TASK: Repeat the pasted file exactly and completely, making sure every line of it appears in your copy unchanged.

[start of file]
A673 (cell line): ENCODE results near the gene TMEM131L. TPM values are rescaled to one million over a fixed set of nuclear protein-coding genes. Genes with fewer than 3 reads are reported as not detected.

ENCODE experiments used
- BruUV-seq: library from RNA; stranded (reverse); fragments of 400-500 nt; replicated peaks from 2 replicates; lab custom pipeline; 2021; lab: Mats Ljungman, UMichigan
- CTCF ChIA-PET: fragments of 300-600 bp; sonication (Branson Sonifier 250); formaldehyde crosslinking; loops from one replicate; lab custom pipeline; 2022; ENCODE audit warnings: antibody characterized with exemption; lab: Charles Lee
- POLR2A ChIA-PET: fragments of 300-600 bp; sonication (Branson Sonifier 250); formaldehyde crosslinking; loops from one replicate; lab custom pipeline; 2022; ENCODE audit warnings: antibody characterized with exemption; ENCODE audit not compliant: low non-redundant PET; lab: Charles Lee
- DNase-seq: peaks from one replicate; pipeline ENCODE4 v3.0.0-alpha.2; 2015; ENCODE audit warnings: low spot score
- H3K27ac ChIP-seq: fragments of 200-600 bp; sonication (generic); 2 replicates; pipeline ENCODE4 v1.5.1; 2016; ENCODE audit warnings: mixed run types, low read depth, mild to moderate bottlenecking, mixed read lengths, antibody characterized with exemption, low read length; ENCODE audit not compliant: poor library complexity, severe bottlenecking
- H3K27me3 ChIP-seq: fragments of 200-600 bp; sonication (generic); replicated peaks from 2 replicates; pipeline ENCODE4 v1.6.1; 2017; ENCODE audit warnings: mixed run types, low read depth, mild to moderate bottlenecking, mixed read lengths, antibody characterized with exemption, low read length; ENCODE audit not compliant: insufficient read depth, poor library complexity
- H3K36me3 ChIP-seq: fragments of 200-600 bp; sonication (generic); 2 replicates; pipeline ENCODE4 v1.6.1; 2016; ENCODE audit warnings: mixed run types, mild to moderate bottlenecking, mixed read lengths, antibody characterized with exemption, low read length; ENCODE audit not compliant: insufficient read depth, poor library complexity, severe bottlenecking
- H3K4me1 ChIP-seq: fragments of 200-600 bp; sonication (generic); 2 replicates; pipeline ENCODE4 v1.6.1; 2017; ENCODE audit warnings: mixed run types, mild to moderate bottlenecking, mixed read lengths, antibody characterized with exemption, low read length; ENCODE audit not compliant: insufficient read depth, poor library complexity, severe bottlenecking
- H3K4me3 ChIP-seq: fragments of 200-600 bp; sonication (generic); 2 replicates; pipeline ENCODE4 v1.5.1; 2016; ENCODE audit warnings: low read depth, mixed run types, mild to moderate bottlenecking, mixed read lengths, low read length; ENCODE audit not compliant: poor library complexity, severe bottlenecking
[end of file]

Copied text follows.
A673 (cell line): ENCODE results near the gene TMEM131L. TPM values are rescaled to one million over a fixed set of nuclear protein-coding genes. Genes with fewer than 3 reads are reported as not detected.

ENCODE experiments used
- BruUV-seq: library from RNA; stranded (reverse); fragments of 400-500 nt; replicated peaks from 2 replicates; lab custom pipeline; 2021; lab: Mats Ljungman, UMichigan
- CTCF ChIA-PET: fragments of 300-600 bp; sonication (Branson Sonifier 250); formaldehyde crosslinking; loops from one replicate; lab custom pipeline; 2022; ENCODE audit warnings: antibody characterized with exemption; lab: Charles Lee
- POLR2A ChIA-PET: fragments of 300-600 bp; sonication (Branson Sonifier 250); formaldehyde crosslinking; loops from one replicate; lab custom pipeline; 2022; ENCODE audit warnings: antibody characterized with exemption; ENCODE audit not compliant: low non-redundant PET; lab: Charles Lee
- DNase-seq: peaks from one replicate; pipeline ENCODE4 v3.0.0-alpha.2; 2015; ENCODE audit warnings: low spot score
- H3K27ac ChIP-seq: fragments of 200-600 bp; sonication (generic); 2 replicates; pipeline ENCODE4 v1.5.1; 2016; ENCODE audit warnings: mixed run types, low read depth, mild to moderate bottlenecking, mixed read lengths, antibody characterized with exemption, low read length; ENCODE audit not compliant: poor library complexity, severe bottlenecking
- H3K27me3 ChIP-seq: fragments of 200-600 bp; sonication (generic); replicated peaks from 2 replicates; pipeline ENCODE4 v1.6.1; 2017; ENCODE audit warnings: mixed run types, low read depth, mild to moderate bottlenecking, mixed read lengths, antibody characterized with exemption, low read length; ENCODE audit not compliant: insufficient read depth, poor library complexity
- H3K36me3 ChIP-seq: fragments of 200-600 bp; sonication (generic); 2 replicates; pipeline ENCODE4 v1.6.1; 2016; ENCODE audit warnings: mixed run types, mild to moderate bottlenecking, mixed read lengths, antibody characterized with exemption, low read length; ENCODE audit not compliant: insufficient read depth, poor library complexity, severe bottlenecking
- H3K4me1 ChIP-seq: fragments of 200-600 bp; sonication (generic); 2 replicates; pipeline ENCODE4 v1.6.1; 2017; ENCODE audit warnings: mixed run types, mild to moderate bottlenecking, mixed read lengths, antibody characterized with exemption, low read length; ENCODE audit not compliant: insufficient read depth, poor library complexity, severe bottlenecking
- H3K4me3 ChIP-seq: fragments of 200-600 bp; sonication (generic); 2 replicates; pipeline ENCODE4 v1.5.1; 2016; ENCODE audit warnings: low read depth, mixed run types, mild to moderate bottlenecking, mixed read lengths, low read length; ENCODE audit not compliant: poor library complexity, severe bottlenecking